The city of Touba is located in the region of Diourbel in Senegal, West Africa. It is the second largest city in Senegal and (in 2001) had approximately one quarter of a million inhabitants. The city was established in 1887 by Ahmad Bamba, the founder of the Muridiyya (Mouride) brotherhood (tariqa), as the headquarters for his new brotherhood. According to tradition, the location was revealed to him by the angel Gabriel while he was seated praying. The French, fearful of an uprising against their regime, did not permit Ahmad Bamba to live in Touba but he continued to see it as a holy site and the center of his brotherhood. Succeeding caliphs would either live in Touba or have a principal home there.
Before his death in 1927 Ahmad Bamba began the construction of the great mosque in Touba, which is today the largest mosque in Senegal. The founder's mausoleum is in Touba as are several religious and Arabic schools, libraries, historical sites, and tombs of other Muridiyya leaders. The city is home to the annual Muridiyya festival, the Magal. The date of the Magal marks the exile of Ahmad Bamba to Gabon, symbolizing his suffering and resistance to the French colonial authorities. Hundreds of thousands of disciples make the pilgrimage every year to pray at the founder's tomb and to celebrate their religion. Especially during the immediate preand post-independence periods, when Muriddiyya caliphs played a large role in the political process of Senegal, Touba was a major seat of political as well as religious power.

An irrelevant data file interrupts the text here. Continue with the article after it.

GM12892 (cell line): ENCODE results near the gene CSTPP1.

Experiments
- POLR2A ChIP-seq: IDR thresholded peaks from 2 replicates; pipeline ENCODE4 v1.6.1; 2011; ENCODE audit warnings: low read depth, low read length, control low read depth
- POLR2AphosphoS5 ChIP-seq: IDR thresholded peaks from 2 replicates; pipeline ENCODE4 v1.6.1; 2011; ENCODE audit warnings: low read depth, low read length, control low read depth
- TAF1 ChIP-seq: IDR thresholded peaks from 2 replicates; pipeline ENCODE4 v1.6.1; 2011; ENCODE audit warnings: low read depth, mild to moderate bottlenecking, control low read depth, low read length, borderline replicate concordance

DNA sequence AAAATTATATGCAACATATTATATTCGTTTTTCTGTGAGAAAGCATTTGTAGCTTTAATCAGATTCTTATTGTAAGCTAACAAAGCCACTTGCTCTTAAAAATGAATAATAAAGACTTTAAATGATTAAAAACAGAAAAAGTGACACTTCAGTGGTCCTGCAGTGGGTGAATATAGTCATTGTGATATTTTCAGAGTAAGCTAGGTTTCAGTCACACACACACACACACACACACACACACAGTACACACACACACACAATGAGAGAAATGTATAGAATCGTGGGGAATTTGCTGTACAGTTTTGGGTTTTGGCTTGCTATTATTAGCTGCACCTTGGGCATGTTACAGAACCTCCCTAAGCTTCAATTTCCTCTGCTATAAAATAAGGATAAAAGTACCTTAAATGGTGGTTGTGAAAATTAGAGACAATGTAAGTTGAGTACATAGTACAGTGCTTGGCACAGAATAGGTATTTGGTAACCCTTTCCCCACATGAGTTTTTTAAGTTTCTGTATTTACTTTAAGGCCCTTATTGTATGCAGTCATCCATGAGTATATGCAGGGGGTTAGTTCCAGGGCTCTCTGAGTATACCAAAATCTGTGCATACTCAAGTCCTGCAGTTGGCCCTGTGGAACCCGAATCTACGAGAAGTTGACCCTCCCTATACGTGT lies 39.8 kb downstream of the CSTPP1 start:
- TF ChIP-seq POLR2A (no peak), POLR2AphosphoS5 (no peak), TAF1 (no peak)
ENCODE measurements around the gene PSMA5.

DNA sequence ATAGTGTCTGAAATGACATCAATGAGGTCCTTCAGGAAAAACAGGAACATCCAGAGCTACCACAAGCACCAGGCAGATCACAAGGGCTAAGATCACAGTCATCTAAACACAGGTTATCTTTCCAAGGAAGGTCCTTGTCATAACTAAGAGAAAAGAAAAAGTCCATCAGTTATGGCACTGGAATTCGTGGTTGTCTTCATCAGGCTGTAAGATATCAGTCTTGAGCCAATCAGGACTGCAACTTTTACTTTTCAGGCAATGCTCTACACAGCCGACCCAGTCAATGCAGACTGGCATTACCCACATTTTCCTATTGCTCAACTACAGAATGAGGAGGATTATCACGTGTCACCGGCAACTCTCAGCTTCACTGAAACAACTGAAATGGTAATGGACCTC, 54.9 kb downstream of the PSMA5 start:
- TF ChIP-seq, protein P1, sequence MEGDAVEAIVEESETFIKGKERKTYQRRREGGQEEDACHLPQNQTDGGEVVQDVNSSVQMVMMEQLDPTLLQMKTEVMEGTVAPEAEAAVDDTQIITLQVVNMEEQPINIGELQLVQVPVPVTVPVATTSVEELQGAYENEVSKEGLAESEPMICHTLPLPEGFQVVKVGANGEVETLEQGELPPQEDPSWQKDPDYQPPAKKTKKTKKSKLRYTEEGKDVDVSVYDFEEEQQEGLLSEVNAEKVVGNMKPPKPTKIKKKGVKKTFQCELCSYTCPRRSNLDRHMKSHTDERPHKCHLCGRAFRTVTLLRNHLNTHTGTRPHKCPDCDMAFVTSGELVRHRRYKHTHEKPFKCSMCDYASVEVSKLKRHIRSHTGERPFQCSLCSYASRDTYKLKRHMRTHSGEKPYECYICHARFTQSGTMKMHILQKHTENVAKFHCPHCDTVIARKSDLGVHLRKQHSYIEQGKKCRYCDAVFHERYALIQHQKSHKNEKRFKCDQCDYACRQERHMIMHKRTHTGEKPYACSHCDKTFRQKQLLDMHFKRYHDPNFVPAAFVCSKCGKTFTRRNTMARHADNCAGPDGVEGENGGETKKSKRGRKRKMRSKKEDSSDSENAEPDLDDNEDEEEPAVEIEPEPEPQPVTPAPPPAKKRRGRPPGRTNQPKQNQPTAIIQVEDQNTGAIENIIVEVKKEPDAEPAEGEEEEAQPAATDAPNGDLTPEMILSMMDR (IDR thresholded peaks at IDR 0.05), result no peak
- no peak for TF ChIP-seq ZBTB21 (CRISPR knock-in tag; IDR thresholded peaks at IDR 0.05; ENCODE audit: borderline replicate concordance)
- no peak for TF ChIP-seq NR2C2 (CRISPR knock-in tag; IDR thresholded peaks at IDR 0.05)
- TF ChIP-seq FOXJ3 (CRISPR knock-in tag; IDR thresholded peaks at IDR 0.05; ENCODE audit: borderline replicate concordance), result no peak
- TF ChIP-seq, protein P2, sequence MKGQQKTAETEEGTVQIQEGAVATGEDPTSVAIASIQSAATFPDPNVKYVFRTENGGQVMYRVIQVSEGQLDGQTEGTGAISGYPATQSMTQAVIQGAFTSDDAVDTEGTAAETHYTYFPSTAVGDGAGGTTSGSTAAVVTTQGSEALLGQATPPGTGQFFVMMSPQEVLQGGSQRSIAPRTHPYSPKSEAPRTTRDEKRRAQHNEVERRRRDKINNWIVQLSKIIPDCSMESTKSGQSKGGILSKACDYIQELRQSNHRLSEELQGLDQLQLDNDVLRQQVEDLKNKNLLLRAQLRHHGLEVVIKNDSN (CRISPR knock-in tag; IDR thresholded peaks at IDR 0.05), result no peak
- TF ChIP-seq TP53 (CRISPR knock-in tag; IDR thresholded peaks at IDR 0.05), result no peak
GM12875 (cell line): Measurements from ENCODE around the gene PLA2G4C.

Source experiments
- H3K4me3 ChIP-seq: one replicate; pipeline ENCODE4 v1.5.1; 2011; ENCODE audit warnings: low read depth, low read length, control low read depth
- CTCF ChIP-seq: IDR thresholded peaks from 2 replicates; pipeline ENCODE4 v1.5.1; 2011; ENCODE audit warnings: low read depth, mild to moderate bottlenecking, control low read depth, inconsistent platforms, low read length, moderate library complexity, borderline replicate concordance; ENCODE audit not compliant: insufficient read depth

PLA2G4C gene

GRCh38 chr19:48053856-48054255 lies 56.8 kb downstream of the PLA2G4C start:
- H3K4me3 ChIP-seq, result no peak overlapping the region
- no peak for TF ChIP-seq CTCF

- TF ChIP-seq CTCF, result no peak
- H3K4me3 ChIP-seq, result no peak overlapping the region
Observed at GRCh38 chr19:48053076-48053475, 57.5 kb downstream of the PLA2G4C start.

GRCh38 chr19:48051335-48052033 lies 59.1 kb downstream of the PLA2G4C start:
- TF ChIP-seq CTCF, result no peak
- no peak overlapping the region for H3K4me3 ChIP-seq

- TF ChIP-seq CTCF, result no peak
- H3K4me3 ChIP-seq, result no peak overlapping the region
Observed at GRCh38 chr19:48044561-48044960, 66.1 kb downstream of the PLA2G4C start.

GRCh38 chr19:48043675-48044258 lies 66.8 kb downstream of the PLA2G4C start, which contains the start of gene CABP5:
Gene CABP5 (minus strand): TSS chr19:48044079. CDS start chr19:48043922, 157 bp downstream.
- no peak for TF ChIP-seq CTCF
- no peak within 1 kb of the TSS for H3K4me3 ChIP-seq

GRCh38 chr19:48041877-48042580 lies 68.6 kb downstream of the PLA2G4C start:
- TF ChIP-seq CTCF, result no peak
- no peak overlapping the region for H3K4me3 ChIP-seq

Coulon, Christian. "The Grand Magal in Touba; A Religious Festival of the Mouride Brotherhood in Senegal." African Affairs 98 , no. 391 (April 1999): 195–210.
Ross, Eric. "Touba: A Spiritual Metropolis in the Modern World." Canadian Journal of African Studies 29 , no. 2 (1995): 222–259.